Ethnic Albanians declare Kosovo's independence

Ethnic Albanians have today at 15:00 CET unilaterally declared independence of the Serbian province of Kosovo.

Izvor: B92

Sunday, 17.02.2008.

11:07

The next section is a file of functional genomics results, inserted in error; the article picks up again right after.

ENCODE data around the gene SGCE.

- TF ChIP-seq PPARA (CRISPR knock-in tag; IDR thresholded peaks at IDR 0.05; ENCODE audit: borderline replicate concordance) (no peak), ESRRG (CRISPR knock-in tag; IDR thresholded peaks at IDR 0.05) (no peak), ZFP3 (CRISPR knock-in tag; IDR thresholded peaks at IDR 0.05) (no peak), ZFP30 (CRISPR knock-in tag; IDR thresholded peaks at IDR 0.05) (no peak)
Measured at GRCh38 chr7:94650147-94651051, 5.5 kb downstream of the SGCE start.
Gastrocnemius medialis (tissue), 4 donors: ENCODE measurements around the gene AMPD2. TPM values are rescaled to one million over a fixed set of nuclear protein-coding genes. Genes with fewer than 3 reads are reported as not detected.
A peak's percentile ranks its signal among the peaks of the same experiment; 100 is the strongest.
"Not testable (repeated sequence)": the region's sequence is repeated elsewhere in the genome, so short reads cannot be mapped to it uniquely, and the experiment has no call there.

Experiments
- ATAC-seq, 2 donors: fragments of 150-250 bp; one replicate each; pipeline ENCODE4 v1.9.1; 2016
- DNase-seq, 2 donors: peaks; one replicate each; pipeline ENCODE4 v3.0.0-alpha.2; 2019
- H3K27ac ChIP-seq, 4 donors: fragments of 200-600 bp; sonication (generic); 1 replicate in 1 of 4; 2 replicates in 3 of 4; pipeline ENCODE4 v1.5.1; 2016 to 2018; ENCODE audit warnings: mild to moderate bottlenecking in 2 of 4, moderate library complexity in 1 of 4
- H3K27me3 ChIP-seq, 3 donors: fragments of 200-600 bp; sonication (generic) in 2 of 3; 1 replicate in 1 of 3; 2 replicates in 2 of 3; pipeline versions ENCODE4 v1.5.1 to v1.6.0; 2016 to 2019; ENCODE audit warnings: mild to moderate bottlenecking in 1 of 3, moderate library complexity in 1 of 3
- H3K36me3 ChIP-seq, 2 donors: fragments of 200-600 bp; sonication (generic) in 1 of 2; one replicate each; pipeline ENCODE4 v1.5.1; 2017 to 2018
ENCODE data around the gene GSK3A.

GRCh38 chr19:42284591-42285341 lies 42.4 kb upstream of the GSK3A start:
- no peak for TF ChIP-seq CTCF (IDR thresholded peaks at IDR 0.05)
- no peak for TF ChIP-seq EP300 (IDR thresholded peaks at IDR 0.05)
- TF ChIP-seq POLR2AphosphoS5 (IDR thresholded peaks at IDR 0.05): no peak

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Ethnic Albanians have today at 15:00 CET unilaterally declared independence of the Serbian province of Kosovo. Belgrade has reacted with a televised address to the nation by Prime Minister Vojislav Kostunica. As expected and announced earlier this week, he declared such proclamations illegal, null and void, and rejected them, based on Serbia's right as an internationally recognized and sovereign member of the United Nations. More about the Kostunica speech in a separate article. Ethnic Albanians declare Kosovo's independence Sunday Kosovo's assembly in Pristina unanimously endorsed a unilateral declaration of independence. The declaration, read by Prime Minister Hashim Thaci, said Kosovo would be a "democratic country that respected the rights of all ethnic communities." "We have waited for this day for a very long time," Thaci told parliament before reading the text, "paying tribute to those who had died on the road to independence", the BBC reported. But many of them are members of the so-called Kosovo Liberation Army, KLA, which official Belgrade considers a terrorist group. Thaci himself is a former member. "The independence of Kosovo marks the end of the dissolution of the former Yugoslavia," Thaci said, and added that "Kosovo was a unique case that should not set a precedent." He said it would be built in accordance with the UN plan drawn by former Finnish President, Martti Ahtisaari - at the end of negotiations which did not produce a deal. The international military and civilian presence - also envisaged by the Ahtisaari plan - was welcome, he added. "There should be no fear of discrimination in new Kosovo," he said. Tens of thousands of Albanians have since taken it to the streets of Pristina to celebrate. Thaci and Kosovo's President Fatmir Sejdiu are expected to address them later. No incidents were reported so far. Last night, Kosovo's Thaci told a local television he expected ethnic Albanians in the province to celebrate "with dignity". Albanians started their celebrations yesterday, with cars circling the streets of Pristina draped with Albanian and U.S. flags, dancing to the sound of traditional drums, and fireworks. The local police say the situation is calm, with no incidents. Thaci, who said Pristina will soon form "ministries of defense and foreign affairs" last night added that "Belgrade has the right to show interest in the Kosovo Serbs only through Kosovo's institutions." But Serbian officials, backed by Russia, have made it clear that they intend to strengthen the state's presence in the northern, Serb-populated parts of the province following a unilateral declaration of independence, in what the news agencies yesterday said will result in a de facto partition of the province. A number of Serbian cabinet ministers are also traveling to Kosovo today, to show support for the Serbs, who will almost certainly ignore proclamations from Pristina. While the United States and almost all major EU members are said to be ready to recognize such proclamation of Kosovo's independence, at least six of the Union members will not do so. At the same time, Kosovo cannot count on UN membership due to Russia's veto powers in that organization. Russia has also announced it will call an emergency session of the United Nations Security Council today. Kosovo has been administered by the UN since June, 1999, with NATO providing security. Its international and internal status was defined with the UN SC Resolution 1244. Yesterday, the EU decided to send its mission, EULEX, to replace the UN mission, UNMIK, with an initial mandate of two years. Both Belgrade and Moscow rejected this move as illegal. Kosovo Albanians celebrate unilateral declaration of independence (Beta)